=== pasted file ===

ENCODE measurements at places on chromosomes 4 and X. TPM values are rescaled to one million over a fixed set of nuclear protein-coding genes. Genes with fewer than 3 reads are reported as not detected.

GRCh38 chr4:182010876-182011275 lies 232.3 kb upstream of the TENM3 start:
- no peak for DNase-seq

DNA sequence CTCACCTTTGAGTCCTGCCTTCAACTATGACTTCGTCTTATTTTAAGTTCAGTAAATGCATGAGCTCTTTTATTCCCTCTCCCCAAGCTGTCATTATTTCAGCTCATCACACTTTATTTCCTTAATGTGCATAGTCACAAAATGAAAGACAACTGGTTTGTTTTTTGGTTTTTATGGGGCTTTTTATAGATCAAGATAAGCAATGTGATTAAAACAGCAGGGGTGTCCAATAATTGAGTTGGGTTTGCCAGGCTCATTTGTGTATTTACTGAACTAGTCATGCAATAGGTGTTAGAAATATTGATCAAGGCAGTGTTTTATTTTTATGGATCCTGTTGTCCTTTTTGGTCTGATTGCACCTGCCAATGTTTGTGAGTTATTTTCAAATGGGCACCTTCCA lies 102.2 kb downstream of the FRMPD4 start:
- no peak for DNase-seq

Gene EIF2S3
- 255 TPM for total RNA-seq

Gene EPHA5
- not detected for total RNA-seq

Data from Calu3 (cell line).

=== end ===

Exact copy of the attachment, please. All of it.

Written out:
ENCODE measurements at places on chromosomes 4 and X. TPM values are rescaled to one million over a fixed set of nuclear protein-coding genes. Genes with fewer than 3 reads are reported as not detected.

GRCh38 chr4:182010876-182011275 lies 232.3 kb upstream of the TENM3 start:
- no peak for DNase-seq

DNA sequence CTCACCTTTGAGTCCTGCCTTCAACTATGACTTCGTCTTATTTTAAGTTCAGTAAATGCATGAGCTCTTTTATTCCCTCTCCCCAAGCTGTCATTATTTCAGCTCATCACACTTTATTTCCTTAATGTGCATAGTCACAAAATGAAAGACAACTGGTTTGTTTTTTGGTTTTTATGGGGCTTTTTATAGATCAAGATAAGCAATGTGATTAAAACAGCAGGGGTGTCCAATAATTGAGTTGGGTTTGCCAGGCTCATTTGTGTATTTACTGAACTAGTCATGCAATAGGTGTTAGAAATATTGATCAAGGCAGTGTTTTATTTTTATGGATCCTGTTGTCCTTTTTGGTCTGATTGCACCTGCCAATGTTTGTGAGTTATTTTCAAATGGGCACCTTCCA lies 102.2 kb downstream of the FRMPD4 start:
- no peak for DNase-seq

Gene EIF2S3
- 255 TPM for total RNA-seq

Gene EPHA5
- not detected for total RNA-seq

Data from Calu3 (cell line).